“The leader is one who knows the way, goes the way and shows the way.” At first glance, John Maxwell’s description of an effective leader sounds like it would apply to all situations. But school business is an area where leadership by this definition may not always work. While there is a huge array of literature about different styles of leadership—varying from servant to authoritarian—most of it does not define leadership and not all of the advice given will work in the unique school business field.
Why challenge traditional definitions of leadership?
Often, dominant leadership understandings and assumptions actually work against the interests of school business officials and weaken education leadership in schools and districts. Corporate failures have proven that the “know it all, do it all” approach to leadership is not always successful. Vesting too much faith, hope and power in one person centralizes decision making and policy direction from the top, singularizes and individualizes responsibilities, and can bottle neck decision making. Under this authoritarian leadership style, employees’ power is reduced, they do not have authority to get things done and feel powerless to change anything. This lack of voice or engagement eventually eats away at morale across the organization.
Consider the consequences of that kind of “top-down” leadership in the school district. School business officials often work with top-level district leaders who have little background in school business. This presents a challenge when the school business officials are not empowered to make the sound financial decisions they were trained to make. Projects may go unfunded, resources may be cut, budgets may be blown, and ultimately the students suffer.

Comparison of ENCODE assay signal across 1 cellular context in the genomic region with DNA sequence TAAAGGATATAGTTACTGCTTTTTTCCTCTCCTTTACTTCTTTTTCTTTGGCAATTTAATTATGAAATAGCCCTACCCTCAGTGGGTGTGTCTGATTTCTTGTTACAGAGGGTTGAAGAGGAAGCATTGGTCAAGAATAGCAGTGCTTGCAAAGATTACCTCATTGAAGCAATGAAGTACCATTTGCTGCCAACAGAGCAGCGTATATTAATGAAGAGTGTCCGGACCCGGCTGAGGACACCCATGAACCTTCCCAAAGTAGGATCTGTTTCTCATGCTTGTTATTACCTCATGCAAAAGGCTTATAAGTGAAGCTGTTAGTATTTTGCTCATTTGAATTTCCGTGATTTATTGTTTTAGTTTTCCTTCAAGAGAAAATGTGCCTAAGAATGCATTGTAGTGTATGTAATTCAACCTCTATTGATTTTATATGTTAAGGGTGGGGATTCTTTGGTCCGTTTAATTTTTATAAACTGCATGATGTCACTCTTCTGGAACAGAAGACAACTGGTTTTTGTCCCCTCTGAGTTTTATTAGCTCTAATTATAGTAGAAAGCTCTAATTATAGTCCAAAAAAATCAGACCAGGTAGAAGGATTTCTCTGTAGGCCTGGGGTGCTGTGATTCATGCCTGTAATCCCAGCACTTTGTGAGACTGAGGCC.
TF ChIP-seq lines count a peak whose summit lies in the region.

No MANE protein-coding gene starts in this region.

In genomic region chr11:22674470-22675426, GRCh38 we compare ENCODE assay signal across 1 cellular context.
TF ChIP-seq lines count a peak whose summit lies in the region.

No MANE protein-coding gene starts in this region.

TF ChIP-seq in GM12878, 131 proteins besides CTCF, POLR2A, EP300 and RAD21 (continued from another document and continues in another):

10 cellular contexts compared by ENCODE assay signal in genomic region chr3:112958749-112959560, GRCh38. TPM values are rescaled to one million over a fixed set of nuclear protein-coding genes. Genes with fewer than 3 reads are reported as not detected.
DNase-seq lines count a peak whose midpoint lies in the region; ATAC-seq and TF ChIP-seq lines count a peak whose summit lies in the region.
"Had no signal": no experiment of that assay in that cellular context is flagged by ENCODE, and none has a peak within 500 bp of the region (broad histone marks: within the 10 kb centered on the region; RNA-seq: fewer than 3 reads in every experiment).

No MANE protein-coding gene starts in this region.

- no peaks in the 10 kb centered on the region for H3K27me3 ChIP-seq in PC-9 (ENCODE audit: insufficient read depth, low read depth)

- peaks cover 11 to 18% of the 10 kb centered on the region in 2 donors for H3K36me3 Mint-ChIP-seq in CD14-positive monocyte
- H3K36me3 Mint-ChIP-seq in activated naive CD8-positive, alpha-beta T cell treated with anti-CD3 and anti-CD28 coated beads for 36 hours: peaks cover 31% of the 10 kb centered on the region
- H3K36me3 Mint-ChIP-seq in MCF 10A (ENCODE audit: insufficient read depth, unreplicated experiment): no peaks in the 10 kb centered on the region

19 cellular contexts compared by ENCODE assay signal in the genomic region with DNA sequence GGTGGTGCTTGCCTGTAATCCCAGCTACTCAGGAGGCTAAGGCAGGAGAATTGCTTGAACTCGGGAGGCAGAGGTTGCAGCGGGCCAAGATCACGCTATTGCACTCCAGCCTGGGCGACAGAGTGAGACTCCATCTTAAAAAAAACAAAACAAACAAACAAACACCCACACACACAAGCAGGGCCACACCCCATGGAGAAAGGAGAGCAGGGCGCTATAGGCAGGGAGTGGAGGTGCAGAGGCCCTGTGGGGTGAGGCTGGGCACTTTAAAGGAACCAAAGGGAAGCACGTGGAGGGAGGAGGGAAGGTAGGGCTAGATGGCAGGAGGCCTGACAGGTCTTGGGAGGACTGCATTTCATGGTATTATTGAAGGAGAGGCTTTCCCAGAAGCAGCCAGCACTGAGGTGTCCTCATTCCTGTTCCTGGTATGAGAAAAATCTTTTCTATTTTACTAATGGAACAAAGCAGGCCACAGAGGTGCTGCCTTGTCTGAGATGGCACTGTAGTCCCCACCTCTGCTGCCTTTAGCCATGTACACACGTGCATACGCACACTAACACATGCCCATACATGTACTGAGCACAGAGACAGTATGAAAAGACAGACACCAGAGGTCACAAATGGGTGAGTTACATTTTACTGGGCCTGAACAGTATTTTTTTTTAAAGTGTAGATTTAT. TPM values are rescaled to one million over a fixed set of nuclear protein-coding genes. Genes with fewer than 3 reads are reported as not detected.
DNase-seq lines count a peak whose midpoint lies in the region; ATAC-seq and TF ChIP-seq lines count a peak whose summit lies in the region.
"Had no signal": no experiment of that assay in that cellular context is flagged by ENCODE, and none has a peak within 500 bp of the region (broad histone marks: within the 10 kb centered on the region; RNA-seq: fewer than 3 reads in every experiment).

What style of leadership works best in education?
School districts operate more effectively with a distributed style of leadership. Everyone has a leadership role. Everyone utilizes their strengths. Everyone shares the responsibilities and stewardship. A shared leadership model builds capacity; team members learn leadership by being leaders. Everyone contributes to making wise, collective decisions that take account of all areas of the organization.
How can school business officials apply the distributed leadership style?
Your position provides connotations about the authority you have, but the way you define yourself as a leader and enact leadership will eventually override preconceived notions about you. For school business officials, adopting the distributed style of leadership creates the healthiest environment in your school system. Everyone contributes their talents and interests and feels connected. In the unique school business field, leadership is a shared responsibility and must be balanced across roles for the sake of the health of the school system.
This is a leadership-at-all-levels approach. Bottom line: leadership is a verb not a noun. It’s a doing word. It’s the actions that we take. What actions can you take today to build a culture of distributed leadership in your district?